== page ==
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Fukui's Monthly News Letter

Shallow water siting consequences

I've talked with many individuals about my last column concerning the Japanese shellfish efficiency model (see FFN Jan/Feb 1997). The most frequently raised question I've heard is with regard to the mean water depth of that Japanese example. Most leases in North America have much less depth.

Depending on the location and the attitude of some of the regulatory bureaucracies, shellfish growout sites in North America were usually placed in areas that did not conflict with other traditional usage requirements. In other words, if the area wasn't any good for anything else, it could be used for aquaculture.

In a lot of cases that meant that the mean water depth was relatively shallow. The consequence, often, was that even proven gear was used in an experimental way, which led to less than desirable financial performance or, in many examples, failure.

This has changed a lot in some areas, as successful growout site parameters have been identified and the regulators are "in sync" with the site specifics that are desirable for aquaculture.

Most sites, however, are still in relatively shallow water when compared to Japan, where deep water growout starts at 50' and where the top biofouling area of 15' below the surface is generally unused.

We have to accept the fact that, at this point in the development of the industry in North America, we must adapt the equipment to the diversities of the lease of the growout sites that are currently in use or are scheduled for use. These include not only shallow water depths but also the presence of ice, rough seas, and a multitude of predators as well as the challenges of adjacent landowners' visual pollution concerns.

Biofouling

Sooner or later, depending on the time of year and specifics of your site, you are going to have to deal with biofouling, especially if you are forced to farm in relatively shallow water.

At this time, there is very little or no application on shellfish gear of the antifoulants that are being used to treat finfish cages.

The two primary reasons for this are:

1. Even though the chemical base of the antifoulant has a very low toxicity level that has been approved for finfish cages; it has not been proven acceptable for the farming of bivalves or filter feeders.

2. The plastics of polyethylene or polypropylene used to make shellfish gear do not absorb liquids and therefore the antifoulant will not stay adhered to the gear for any reasonable period of time.

The only tried and proven method of controlling biofouling is proper husbandry practices: At certain times of year, perhaps just after the mussel set and again in late summer, the cages or other gear are lifted from the water, carefully blast washed with a high pressure water sprayer to remove the fouling and then redeployed.

The farmers that use this method have adapted well to the chore and are now very efficient at it. While it might sound like more work, the payoff is quicker growout due to increase nutrient flow to the shellfish that results from the improved water flow through the gear.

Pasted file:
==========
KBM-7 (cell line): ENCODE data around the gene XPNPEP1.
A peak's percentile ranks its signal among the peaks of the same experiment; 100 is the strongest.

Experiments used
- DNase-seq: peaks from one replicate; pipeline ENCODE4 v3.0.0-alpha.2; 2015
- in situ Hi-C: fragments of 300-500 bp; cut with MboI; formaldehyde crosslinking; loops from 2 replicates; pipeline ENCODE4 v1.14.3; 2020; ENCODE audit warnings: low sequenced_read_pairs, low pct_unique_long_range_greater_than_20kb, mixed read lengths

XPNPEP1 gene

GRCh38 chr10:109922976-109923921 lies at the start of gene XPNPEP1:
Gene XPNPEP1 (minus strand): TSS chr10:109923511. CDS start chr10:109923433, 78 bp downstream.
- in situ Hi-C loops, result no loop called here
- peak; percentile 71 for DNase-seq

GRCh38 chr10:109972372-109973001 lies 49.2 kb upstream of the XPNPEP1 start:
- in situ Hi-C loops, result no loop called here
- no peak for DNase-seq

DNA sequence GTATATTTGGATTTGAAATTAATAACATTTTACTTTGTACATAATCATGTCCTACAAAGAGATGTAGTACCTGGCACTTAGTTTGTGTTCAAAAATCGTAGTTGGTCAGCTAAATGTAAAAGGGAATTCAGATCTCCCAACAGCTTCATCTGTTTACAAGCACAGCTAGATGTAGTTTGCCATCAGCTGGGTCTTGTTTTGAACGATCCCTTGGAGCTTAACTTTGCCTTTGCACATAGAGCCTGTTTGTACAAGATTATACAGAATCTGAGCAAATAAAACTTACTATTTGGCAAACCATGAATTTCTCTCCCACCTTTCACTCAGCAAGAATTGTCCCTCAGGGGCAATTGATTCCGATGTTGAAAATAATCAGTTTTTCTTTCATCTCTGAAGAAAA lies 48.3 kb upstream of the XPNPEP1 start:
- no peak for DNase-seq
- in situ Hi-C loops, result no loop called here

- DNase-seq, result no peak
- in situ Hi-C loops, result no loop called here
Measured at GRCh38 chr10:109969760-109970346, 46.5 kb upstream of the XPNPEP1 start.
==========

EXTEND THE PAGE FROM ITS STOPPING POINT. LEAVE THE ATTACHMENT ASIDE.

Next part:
There are several site parameters that could require consideration of the use of submerged gear. They include: a site that is subject to freeze over or ice pack movement; adjacent land owners who object to the sight of shellfish gear; or locations such as offshore where there are rough water conditions.

Three choices are currently available to meet the challenges of those parameters:

1. Floating longlines that have a series of floats removed so that the lesser amount of buoyancy allows the weight of the product and gear to drop to a prescribed depth.

Access for servicing is by reattachment of floats either manually from the surface or by assistance by divers.

There are a few companies that now produce inflatable buoys that can be ganged to each other by airlines. One airline with a valve tethered just below the surface.

The farmer can retrieve it when needed and, by using an air bottle to inflate the buoys attached to the tethered valve, float the long line to the surface for servicing.

2. Bottom or just off-bottom culture using stacking trays or mounting trays in specially designed racks. For example, in the Digby basin off the Nova Scotia coast, where the tidal currents are among the strongest in the world, growers have no choice but to choose a heavy bottom rack system. The current would hold a 10-level lantern net almost horizontal from its normal relaxed vertical position.

3. Submersible rafts are being developed that will probably be available some time in 1997.

Above surface rafts for shellfish growout have been successfully used for decades, but they do not satisfy the site parameters described above.

Nevertheless, they do provide a stable platform from which to work, allow higher stocking densities, requires less maintenance and anchoring than longlines. Oyster farms on the west coast that currently use the not-submersible rafts boast one of the highest returns on capital investments anywhere in the industry.

In the next Shellfish corner column, I will provide more details of the bottom racking systems, the submersible rafts, and the ridged Durethene cages.


Contact Don Bishop at:
Fukui North America
PO Box 669
110-B Bonnechere St.W.
Eganville, Ontario K0J 1T0
CANADA
Tel: 613-628-1704
Fax: 613-625-2688
Email: kate@fukuina.com

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